02/18/2014 04:04 pm ET Updated Feb 18, 2014

Kentucky Legislative Employee Fired For Appearing In Alison Lundergan Grimes Campaign Ad

WASHINGTON -- Charles Booker, a 29-year-old employee of the Kentucky Legislative Research Commission, was fired Monday after appearing in an ad supporting the Senate candidacy of Secretary of State Alison Lundergan Grimes (D).

Booker told The Courier-Journal that the LRC informed him that he violated a policy that bars employees from engaging in partisan political activity. The commission is a fact-finding and research agency for the state legislature. Marcia Seiler, the agency's acting director, did not immediately return a request for comment on the details of the policy.

The Grimes campaign released a web ad featuring Booker's family on Feb. 11. The ad starred Booker's wife, Tanesha, who spoke of her hopes for her six-year-old daughter.

Booker appears with his family briefly in the piece. At one point he says, "What Alison Grimes has a chance to do is bring some energy and excitement and like what my wife was saying, some hope to get some stuff fixed up around here."

(Watch the ad above.)

“At the last minute I was asked to be in it," Booker told the Courier-Journal. "I expected there to be a response, but I didn’t think it would rise to the level of me losing my job. But that's OK."

In a statement sent to The Huffington Post, Booker blamed the allies of Senate Minority Leader Mitch McConnell (R-Ky.) for getting him in trouble with his bosses at LRC.

"I can confirm that LRC leadership informed me multiple times that it was Republicans in Senate leadership that complained and caused my termination, because I was in a video supporting my wife and child and saying nice things about Alison Lundergan Grimes," said Booker. "It is disappointing that people would use my support for my family and community as a political game of whack-a-mole. I refuse to be bullied, and if I had to do it all over again, I absolutely would."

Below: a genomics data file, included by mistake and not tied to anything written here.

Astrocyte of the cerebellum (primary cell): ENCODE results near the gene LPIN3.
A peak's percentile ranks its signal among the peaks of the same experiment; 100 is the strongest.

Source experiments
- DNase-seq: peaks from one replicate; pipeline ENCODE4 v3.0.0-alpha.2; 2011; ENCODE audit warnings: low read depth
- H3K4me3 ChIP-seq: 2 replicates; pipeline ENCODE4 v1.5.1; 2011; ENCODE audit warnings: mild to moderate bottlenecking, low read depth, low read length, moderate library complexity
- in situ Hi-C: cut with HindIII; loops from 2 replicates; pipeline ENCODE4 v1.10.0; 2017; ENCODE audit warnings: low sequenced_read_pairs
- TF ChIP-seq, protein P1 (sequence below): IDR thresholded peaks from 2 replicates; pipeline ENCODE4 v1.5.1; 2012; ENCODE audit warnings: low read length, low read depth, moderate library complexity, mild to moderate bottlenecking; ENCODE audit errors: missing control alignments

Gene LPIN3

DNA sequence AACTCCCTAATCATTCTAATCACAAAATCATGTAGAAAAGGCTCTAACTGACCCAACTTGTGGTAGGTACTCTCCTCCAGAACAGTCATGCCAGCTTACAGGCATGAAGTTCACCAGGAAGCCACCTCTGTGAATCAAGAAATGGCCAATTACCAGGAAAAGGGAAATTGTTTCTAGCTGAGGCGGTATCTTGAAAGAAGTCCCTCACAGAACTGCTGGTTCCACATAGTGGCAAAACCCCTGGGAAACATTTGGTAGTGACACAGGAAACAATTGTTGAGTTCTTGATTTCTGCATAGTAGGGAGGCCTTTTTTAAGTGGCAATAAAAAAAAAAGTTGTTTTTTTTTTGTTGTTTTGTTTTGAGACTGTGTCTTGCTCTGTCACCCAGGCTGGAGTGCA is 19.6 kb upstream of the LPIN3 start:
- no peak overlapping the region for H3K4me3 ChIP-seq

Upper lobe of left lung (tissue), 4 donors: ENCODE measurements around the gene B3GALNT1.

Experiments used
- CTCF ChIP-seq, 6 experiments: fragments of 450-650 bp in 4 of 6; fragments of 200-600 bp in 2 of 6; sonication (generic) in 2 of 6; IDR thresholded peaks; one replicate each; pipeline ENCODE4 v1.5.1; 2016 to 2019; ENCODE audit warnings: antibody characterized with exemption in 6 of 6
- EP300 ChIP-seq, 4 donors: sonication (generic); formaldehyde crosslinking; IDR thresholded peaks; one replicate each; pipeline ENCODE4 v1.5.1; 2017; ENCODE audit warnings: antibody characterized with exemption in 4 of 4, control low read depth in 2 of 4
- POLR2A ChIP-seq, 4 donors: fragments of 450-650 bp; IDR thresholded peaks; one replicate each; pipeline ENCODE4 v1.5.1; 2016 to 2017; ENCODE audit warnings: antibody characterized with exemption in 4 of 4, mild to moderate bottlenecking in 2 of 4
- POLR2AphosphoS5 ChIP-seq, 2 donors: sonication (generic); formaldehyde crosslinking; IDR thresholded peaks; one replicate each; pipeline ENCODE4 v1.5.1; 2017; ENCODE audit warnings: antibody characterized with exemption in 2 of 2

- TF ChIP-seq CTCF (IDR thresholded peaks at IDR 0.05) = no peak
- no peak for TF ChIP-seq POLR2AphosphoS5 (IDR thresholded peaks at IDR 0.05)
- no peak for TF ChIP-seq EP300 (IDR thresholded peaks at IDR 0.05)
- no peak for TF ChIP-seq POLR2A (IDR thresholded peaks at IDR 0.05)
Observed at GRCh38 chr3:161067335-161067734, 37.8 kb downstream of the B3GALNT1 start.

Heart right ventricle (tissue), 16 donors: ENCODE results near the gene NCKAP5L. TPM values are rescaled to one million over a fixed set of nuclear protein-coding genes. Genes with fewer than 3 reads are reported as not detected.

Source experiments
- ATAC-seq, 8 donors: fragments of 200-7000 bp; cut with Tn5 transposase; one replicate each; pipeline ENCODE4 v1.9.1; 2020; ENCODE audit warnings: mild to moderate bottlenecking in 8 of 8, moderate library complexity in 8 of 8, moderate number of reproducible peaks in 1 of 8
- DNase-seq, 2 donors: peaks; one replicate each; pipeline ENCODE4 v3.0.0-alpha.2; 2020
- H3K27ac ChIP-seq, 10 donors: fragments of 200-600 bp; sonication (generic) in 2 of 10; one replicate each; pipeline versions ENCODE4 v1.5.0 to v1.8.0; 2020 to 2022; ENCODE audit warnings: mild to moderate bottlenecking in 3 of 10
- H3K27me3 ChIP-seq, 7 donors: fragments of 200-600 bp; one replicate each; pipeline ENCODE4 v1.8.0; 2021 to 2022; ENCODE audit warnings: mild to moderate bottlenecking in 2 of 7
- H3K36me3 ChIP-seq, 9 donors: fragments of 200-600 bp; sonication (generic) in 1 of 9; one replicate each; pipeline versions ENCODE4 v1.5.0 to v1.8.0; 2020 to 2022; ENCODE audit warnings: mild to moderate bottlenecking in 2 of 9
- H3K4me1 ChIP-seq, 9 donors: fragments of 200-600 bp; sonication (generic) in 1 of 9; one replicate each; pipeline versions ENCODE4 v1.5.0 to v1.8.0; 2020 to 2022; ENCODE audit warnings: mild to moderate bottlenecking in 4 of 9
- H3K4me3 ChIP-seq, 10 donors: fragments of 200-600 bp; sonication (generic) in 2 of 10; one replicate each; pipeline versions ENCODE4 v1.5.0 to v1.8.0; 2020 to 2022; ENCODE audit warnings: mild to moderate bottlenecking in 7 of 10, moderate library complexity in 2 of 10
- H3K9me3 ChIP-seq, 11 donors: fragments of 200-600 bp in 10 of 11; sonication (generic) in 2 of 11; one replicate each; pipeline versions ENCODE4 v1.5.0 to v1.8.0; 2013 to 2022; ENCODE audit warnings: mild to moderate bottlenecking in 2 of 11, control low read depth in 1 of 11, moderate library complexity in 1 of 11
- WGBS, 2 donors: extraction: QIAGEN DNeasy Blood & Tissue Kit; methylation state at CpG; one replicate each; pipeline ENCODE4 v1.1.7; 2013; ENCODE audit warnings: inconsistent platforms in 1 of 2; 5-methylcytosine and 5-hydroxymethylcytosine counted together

"The bullying tactics of Mitch McConnell and the Republicans in the State Senate are disgusting," said Jonathan Hurst, an adviser to Grimes. "Charles exercised his First Amendment rights and spoke out in support of his community and family in West Louisville, and the GOP's retaliatory behavior is appalling."

But state Senate President Robert Stivers (R) told the Courier-Journal, "I had nothing to do with any of the decision-making that anybody made about Mr. Booker."

A recent poll conducted by SurveyUSA for Kentucky media outlets -- including the Lexington Herald-Leader, the Courier-Journal and stations WHAS and WKYT -- found Grimes with a slim edge, earning 46 percent of support to McConnell's 42 percent.

UPDATE: 5:30 p.m. -- Booker was a former intern for state Sen. Gerald Neal (D), who told The Huffington Post he was outraged by Booker's firing and was considering making a comment on the floor Wednesday about the matter.

"[Booker is] an asset to anybody in any situation," Neal said, adding that Booker's appearance in the ad "has no relationship to what we do in the state [legislature] at all. The Legislative Research Commission has nothing to do with a federal election."

Neal said he wasn't sure of LRC's exact policy on political activity, but he believed that it did not include a specific prohibition on federal elections.

"I would be very surprised if it does have those kinds of parameters," he added.



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